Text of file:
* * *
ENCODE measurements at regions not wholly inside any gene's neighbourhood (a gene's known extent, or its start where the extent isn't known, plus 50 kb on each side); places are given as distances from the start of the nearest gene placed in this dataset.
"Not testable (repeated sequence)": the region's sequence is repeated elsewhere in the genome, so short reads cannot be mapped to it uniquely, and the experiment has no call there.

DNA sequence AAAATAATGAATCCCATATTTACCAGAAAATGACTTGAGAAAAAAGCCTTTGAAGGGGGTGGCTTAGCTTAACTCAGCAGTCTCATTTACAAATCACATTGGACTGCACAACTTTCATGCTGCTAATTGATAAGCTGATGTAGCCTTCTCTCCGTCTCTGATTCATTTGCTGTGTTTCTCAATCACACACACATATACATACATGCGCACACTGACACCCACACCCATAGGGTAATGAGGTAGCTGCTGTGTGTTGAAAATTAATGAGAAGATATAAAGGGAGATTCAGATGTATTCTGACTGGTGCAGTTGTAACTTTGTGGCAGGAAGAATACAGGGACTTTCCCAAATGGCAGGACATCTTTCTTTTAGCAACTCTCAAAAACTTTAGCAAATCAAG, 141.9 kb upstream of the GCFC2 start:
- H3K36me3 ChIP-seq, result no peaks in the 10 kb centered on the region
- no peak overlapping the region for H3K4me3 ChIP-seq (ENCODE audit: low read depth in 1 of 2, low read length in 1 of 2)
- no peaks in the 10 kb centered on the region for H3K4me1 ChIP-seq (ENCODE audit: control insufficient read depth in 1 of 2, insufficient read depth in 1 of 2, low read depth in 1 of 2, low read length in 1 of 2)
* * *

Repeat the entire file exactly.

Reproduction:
ENCODE measurements at regions not wholly inside any gene's neighbourhood (a gene's known extent, or its start where the extent isn't known, plus 50 kb on each side); places are given as distances from the start of the nearest gene placed in this dataset.
"Not testable (repeated sequence)": the region's sequence is repeated elsewhere in the genome, so short reads cannot be mapped to it uniquely, and the experiment has no call there.

DNA sequence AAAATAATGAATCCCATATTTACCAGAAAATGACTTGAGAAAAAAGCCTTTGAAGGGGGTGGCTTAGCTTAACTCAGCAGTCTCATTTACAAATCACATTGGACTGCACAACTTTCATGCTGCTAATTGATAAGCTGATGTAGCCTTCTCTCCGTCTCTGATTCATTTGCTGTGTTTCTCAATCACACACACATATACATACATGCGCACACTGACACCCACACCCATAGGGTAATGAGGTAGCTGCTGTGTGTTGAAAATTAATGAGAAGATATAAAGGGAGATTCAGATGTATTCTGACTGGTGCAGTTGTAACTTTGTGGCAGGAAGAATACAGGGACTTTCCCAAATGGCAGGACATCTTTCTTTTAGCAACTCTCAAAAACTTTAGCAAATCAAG, 141.9 kb upstream of the GCFC2 start:
- H3K36me3 ChIP-seq, result no peaks in the 10 kb centered on the region
- no peak overlapping the region for H3K4me3 ChIP-seq (ENCODE audit: low read depth in 1 of 2, low read length in 1 of 2)
- no peaks in the 10 kb centered on the region for H3K4me1 ChIP-seq (ENCODE audit: control insufficient read depth in 1 of 2, insufficient read depth in 1 of 2, low read depth in 1 of 2, low read length in 1 of 2)